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Do differences in maternal age, parity and multiple births explain variations in fetal and neonatal mortality rates in Europe? - Results from the EURO-PERISTAT project

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Author: Anthony, S. · Jacobusse, G.W. · Pal-De Bruin, K.M. van der · Buitendijk, S. · Zeitlin, J.
Type:article
Date:2009
Institution: TNO Kwaliteit van Leven
Source:Paediatric and Perinatal Epidemiology, 4, 23, 292-300
Identifier: 241614
doi: doi:10.1111/j.1365-3016.2009.01044.x
Keywords: Health · Jeugd en Gezondheid · Europe · Geographic variation · Maternal age · Neonatal mortality rates · Parity · Stillbirth rates · Effect size · Europe · Fetus · Fetus mortality · Geographic distribution · Human · Live birth · Male · Maternal age · Multiple pregnancy · Newborn · Newborn mortality · Prevalence

Abstract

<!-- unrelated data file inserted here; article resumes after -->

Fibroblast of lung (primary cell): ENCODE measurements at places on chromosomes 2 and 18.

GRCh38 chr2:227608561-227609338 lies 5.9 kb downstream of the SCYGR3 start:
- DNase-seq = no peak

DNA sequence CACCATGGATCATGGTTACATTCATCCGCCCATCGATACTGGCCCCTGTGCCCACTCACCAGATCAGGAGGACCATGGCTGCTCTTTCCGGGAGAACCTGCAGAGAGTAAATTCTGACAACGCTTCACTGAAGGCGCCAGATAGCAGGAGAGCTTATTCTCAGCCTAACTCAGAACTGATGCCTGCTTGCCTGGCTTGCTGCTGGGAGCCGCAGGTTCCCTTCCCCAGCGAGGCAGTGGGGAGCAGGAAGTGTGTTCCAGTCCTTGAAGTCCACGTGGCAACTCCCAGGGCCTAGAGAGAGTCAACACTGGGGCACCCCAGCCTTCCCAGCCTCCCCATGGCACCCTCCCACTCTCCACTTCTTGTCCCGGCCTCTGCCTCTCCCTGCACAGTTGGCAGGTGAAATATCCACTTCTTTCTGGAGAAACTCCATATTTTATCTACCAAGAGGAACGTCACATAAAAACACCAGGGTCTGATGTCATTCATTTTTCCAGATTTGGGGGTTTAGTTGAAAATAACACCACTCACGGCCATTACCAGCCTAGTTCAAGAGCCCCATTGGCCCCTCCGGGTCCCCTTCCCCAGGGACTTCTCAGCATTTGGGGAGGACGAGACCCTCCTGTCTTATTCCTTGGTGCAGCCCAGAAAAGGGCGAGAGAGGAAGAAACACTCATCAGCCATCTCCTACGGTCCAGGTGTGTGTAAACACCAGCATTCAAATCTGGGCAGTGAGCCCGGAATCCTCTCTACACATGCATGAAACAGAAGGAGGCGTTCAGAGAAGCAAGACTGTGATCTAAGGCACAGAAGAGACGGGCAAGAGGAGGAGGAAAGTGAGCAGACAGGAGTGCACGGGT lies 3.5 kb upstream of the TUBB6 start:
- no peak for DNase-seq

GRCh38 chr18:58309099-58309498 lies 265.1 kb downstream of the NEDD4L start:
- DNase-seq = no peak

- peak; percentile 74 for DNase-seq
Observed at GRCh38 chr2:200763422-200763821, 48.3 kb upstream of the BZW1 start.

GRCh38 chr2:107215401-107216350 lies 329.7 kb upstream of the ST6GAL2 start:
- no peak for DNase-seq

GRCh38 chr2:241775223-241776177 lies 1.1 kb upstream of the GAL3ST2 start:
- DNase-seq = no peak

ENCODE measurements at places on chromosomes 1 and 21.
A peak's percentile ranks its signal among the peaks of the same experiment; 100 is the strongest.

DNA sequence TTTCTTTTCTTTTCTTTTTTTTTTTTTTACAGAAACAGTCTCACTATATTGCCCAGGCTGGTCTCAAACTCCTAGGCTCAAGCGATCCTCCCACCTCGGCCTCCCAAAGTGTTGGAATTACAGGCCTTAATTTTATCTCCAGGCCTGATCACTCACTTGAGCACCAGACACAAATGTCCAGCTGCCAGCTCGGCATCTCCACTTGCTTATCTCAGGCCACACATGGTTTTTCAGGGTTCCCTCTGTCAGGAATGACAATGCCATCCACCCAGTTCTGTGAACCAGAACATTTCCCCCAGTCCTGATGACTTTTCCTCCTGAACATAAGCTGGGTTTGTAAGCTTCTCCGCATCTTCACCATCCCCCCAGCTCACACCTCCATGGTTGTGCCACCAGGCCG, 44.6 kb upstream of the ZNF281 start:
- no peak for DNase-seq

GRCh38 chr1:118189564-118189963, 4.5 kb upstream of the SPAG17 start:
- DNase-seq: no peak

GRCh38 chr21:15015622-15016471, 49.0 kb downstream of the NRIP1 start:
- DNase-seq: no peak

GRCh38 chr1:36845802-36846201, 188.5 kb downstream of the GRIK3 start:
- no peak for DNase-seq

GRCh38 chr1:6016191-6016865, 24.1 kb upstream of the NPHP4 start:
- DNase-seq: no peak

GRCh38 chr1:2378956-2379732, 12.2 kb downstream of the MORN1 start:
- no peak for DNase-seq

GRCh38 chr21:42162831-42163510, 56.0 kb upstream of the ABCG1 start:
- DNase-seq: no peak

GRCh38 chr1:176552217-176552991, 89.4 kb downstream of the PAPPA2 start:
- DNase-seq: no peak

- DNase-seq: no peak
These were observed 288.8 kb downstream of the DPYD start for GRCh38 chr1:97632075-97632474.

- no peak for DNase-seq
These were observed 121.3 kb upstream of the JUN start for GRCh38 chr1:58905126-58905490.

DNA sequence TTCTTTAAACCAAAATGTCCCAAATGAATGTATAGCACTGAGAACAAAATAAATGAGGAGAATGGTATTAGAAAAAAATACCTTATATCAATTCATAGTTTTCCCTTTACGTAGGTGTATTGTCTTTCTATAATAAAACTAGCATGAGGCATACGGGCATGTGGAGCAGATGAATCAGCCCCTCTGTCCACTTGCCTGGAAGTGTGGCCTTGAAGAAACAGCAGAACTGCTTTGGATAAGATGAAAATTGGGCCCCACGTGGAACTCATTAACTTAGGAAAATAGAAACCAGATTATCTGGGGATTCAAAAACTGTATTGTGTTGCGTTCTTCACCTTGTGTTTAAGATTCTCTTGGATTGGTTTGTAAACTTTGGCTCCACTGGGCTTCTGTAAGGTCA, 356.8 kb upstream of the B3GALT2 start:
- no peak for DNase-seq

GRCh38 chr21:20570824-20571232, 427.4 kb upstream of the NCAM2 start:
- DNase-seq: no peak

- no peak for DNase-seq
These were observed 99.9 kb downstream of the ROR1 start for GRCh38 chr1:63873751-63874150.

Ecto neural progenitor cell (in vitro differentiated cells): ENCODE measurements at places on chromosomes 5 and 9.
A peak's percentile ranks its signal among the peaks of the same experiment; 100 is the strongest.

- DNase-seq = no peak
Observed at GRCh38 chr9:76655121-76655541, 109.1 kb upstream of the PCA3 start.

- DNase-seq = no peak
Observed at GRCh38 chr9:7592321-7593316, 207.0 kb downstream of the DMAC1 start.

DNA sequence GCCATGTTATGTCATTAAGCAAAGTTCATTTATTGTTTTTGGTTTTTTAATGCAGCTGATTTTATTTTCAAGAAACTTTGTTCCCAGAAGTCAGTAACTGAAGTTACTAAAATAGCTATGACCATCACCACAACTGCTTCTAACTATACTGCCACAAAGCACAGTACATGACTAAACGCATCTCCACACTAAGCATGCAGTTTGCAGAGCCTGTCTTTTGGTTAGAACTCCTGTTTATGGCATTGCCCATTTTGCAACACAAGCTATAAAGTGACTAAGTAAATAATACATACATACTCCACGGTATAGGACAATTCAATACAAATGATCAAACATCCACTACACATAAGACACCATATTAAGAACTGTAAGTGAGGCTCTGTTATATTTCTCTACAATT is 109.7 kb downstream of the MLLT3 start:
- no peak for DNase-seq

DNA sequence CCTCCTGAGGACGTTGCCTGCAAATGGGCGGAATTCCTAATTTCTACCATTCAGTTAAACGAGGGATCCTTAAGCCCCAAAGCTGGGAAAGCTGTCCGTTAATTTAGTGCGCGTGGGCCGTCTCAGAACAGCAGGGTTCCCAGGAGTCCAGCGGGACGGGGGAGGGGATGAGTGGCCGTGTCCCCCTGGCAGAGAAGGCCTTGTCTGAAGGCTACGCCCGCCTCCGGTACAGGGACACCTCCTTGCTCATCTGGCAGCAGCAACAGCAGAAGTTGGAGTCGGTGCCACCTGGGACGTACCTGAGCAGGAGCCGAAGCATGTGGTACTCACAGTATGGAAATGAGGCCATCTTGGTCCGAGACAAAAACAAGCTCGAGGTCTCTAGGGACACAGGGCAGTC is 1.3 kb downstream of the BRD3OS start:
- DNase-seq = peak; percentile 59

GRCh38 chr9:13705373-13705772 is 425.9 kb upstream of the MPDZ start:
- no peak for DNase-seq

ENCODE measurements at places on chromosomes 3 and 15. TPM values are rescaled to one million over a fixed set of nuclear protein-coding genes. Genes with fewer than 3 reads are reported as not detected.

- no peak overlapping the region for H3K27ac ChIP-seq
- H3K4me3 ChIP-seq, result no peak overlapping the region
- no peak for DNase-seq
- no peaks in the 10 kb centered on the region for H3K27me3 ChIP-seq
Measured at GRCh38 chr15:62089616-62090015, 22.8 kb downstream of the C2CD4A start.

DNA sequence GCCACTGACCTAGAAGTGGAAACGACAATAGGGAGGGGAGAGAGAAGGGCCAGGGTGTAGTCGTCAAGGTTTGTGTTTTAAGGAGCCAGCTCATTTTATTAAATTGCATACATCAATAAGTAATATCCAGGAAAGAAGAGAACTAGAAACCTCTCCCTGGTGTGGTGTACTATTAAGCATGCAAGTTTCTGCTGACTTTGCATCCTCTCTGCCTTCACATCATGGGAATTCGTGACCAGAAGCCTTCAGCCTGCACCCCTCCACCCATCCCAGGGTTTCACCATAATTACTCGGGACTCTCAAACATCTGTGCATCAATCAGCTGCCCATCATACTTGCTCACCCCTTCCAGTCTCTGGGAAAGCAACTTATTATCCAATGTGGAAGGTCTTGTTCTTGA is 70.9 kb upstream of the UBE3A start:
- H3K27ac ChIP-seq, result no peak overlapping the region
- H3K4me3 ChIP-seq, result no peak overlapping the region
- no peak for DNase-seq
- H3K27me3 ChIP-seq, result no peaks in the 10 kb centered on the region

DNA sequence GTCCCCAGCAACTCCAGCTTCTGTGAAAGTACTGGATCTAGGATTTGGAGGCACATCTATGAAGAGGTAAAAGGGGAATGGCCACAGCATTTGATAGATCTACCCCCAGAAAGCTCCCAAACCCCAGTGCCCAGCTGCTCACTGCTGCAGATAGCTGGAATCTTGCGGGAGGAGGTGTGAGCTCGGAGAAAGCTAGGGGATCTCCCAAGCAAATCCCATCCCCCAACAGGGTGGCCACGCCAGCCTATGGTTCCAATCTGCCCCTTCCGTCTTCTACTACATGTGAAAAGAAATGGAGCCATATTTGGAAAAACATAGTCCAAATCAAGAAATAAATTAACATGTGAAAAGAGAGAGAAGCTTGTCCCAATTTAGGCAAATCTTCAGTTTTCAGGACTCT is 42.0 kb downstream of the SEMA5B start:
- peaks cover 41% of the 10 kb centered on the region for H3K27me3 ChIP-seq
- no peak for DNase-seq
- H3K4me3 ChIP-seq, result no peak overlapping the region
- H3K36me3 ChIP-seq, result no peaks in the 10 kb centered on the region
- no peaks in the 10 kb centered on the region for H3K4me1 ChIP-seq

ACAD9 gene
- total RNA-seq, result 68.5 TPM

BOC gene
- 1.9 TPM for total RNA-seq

Perinatal mortality rates differ markedly between countries in Europe. If population characteristics, such as maternal age, parity or multiple births, contribute to these differences, standardised rates may be useful for international comparisons of health status and especially quality of care. This analysis used aggregated population-based data on fetal and neonatal mortality stratified by maternal age, parity and multiple birth from 12 countries participating in the EURO-PERISTAT project to explore this question. Adjusted odds ratios were computed for fetal and neonatal mortality and tested for inter-country heterogeneity; standardised mortality rates were calculated using a direct standardisation method. There were wide variations in fetal and neonatal mortality rates, from 3.3 to 7.1 and 2.0 to 6.0 per 1000 total and livebirths, respectively, and in the prevalence of mothers over 35 (7-22%), primiparae (41-50%) and multiple births (2-4%). These population characteristics had a significant association with mortality, although results were less consistent for primiparity. Odds ratios for older mothers and primiparae showed significant inter-country heterogeneity. The association between maternal age and fetal mortality declined as the prevalence of older mothers in the population increased. Standardised rates did not substantially change inter-country rankings and demographic characteristics did not explain the higher mortality observed in some countries. Our results do not support the use of mortality rates standardised for age, parity and multiple births for international comparisons of quality of care. Further research should explore why the negative effects of older maternal age decrease as delayed childbearing becomes more common and, in particular, whether this is due to changes in the social characteristics of older mothers or in health care provision. © 2009 Blackwell Publishing Ltd.